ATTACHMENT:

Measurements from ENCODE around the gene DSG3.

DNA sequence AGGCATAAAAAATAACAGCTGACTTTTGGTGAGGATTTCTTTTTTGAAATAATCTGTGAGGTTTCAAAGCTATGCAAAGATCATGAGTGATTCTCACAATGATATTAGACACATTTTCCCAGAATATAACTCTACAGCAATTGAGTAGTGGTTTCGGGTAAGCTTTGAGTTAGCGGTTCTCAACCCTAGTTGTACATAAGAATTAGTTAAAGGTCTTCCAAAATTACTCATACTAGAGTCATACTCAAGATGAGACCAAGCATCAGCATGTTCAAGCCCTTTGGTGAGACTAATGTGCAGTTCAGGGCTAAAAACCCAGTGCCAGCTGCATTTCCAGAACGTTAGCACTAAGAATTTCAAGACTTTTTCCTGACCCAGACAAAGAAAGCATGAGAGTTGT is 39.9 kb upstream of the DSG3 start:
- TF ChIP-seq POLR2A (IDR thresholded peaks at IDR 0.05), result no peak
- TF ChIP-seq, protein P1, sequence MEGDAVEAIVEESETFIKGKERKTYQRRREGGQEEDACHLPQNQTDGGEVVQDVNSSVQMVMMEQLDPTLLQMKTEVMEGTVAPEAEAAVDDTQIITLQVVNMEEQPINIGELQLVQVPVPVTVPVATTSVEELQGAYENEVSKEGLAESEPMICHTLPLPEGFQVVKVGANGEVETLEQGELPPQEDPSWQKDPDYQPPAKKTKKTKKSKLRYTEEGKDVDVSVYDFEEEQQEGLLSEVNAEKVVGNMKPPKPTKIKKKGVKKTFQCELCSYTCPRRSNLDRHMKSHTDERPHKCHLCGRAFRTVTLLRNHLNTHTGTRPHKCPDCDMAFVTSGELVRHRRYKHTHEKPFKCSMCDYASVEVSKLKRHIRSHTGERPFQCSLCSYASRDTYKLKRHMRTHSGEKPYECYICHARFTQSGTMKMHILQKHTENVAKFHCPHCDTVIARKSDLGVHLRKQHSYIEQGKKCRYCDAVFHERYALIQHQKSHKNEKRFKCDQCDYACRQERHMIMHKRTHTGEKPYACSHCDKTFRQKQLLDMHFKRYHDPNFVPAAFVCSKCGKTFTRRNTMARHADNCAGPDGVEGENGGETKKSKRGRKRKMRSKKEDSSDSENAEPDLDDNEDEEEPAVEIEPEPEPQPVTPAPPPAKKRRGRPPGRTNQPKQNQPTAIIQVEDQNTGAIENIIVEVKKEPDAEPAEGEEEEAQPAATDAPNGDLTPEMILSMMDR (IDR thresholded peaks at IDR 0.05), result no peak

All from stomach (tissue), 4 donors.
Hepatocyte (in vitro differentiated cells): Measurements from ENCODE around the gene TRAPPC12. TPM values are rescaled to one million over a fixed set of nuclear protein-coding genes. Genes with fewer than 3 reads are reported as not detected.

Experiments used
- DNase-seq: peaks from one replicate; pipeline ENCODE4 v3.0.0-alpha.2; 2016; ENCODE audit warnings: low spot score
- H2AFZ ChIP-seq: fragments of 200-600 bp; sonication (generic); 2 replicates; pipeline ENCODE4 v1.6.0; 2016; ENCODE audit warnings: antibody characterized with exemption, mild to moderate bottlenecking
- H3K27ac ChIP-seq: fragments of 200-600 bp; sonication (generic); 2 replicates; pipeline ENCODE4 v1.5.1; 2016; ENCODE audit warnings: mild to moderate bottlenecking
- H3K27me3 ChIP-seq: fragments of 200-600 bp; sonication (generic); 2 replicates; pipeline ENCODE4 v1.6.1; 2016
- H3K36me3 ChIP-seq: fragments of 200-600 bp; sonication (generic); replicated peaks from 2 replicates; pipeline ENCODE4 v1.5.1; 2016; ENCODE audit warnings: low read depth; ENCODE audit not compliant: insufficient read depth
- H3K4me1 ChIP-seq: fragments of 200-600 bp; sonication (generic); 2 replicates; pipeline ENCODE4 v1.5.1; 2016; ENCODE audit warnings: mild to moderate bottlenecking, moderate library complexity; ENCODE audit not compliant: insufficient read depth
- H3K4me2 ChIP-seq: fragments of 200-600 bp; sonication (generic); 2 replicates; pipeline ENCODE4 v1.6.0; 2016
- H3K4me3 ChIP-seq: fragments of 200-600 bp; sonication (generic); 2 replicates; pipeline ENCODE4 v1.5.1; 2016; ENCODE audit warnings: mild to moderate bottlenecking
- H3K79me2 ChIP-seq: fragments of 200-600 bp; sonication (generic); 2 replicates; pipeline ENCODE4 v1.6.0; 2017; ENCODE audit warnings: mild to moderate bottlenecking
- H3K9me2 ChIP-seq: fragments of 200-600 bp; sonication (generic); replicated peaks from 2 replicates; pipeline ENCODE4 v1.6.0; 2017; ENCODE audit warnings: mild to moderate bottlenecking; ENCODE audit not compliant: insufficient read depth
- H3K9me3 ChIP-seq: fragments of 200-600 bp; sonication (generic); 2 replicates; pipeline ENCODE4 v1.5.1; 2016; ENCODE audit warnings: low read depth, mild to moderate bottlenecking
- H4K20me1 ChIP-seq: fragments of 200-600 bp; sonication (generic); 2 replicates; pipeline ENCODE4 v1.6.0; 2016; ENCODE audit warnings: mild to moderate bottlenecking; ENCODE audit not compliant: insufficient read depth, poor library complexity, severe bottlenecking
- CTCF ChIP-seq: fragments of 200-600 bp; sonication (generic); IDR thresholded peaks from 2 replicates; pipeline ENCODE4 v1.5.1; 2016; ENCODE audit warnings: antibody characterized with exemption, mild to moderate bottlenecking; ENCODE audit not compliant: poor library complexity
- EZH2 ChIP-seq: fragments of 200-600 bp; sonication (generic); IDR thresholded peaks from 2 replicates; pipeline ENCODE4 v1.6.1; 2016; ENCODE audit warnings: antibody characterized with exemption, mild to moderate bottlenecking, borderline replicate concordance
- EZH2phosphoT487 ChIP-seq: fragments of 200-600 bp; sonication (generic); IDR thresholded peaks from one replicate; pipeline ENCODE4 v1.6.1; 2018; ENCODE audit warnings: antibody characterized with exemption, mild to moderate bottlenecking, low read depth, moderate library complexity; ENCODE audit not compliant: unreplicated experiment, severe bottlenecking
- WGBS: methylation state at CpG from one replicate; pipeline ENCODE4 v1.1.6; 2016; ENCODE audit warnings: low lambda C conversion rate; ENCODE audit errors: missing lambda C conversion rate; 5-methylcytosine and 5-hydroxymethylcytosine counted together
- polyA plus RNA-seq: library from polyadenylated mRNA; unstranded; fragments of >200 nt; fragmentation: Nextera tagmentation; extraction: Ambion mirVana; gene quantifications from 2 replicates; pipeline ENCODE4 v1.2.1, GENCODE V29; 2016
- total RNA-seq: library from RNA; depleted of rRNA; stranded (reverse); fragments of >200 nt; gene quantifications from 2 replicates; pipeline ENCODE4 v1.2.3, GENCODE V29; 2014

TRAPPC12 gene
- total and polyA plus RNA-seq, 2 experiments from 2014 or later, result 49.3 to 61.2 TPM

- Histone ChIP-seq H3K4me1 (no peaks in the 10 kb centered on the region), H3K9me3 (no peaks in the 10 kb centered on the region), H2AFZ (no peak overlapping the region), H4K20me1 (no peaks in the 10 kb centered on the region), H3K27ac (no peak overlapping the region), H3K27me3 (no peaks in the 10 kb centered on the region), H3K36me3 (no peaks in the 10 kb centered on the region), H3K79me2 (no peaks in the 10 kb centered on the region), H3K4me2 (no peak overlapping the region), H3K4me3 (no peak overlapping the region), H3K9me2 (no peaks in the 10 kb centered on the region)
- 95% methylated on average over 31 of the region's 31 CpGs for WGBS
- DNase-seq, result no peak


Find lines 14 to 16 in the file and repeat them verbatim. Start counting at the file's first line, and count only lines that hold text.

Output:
- H3K4me2 ChIP-seq: fragments of 200-600 bp; sonication (generic); 2 replicates; pipeline ENCODE4 v1.6.0; 2016
- H3K4me3 ChIP-seq: fragments of 200-600 bp; sonication (generic); 2 replicates; pipeline ENCODE4 v1.5.1; 2016; ENCODE audit warnings: mild to moderate bottlenecking
- H3K79me2 ChIP-seq: fragments of 200-600 bp; sonication (generic); 2 replicates; pipeline ENCODE4 v1.6.0; 2017; ENCODE audit warnings: mild to moderate bottlenecking